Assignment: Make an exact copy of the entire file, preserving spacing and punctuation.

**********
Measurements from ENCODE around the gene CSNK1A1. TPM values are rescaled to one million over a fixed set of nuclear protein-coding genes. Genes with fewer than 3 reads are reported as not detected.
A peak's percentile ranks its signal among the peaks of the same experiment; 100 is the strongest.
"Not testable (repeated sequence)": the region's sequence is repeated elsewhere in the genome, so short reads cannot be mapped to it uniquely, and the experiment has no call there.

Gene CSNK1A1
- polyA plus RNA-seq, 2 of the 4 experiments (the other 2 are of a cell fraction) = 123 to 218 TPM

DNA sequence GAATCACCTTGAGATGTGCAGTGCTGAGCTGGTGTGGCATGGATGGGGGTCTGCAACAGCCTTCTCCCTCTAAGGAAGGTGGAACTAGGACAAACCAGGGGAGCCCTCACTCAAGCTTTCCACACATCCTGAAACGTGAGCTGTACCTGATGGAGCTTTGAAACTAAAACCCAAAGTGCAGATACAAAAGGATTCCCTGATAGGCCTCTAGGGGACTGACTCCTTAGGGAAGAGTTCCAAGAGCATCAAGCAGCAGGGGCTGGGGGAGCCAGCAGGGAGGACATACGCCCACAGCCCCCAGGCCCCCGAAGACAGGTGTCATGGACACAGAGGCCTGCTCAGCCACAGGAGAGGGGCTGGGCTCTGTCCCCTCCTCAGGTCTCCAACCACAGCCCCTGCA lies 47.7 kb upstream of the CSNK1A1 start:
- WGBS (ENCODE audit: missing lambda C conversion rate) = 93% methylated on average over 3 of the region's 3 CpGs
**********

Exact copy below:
Measurements from ENCODE around the gene CSNK1A1. TPM values are rescaled to one million over a fixed set of nuclear protein-coding genes. Genes with fewer than 3 reads are reported as not detected.
A peak's percentile ranks its signal among the peaks of the same experiment; 100 is the strongest.
"Not testable (repeated sequence)": the region's sequence is repeated elsewhere in the genome, so short reads cannot be mapped to it uniquely, and the experiment has no call there.

Gene CSNK1A1
- polyA plus RNA-seq, 2 of the 4 experiments (the other 2 are of a cell fraction) = 123 to 218 TPM

DNA sequence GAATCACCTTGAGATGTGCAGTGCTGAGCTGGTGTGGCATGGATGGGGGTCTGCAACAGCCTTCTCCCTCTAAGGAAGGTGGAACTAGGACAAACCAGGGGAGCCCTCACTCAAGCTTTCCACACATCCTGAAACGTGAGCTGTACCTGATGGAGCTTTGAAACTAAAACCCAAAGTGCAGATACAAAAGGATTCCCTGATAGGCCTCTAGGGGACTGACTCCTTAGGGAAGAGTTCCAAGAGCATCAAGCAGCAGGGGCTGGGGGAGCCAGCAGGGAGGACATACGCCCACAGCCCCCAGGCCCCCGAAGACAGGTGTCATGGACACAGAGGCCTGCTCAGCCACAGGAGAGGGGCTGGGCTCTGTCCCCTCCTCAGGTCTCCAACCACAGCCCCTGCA lies 47.7 kb upstream of the CSNK1A1 start:
- WGBS (ENCODE audit: missing lambda C conversion rate) = 93% methylated on average over 3 of the region's 3 CpGs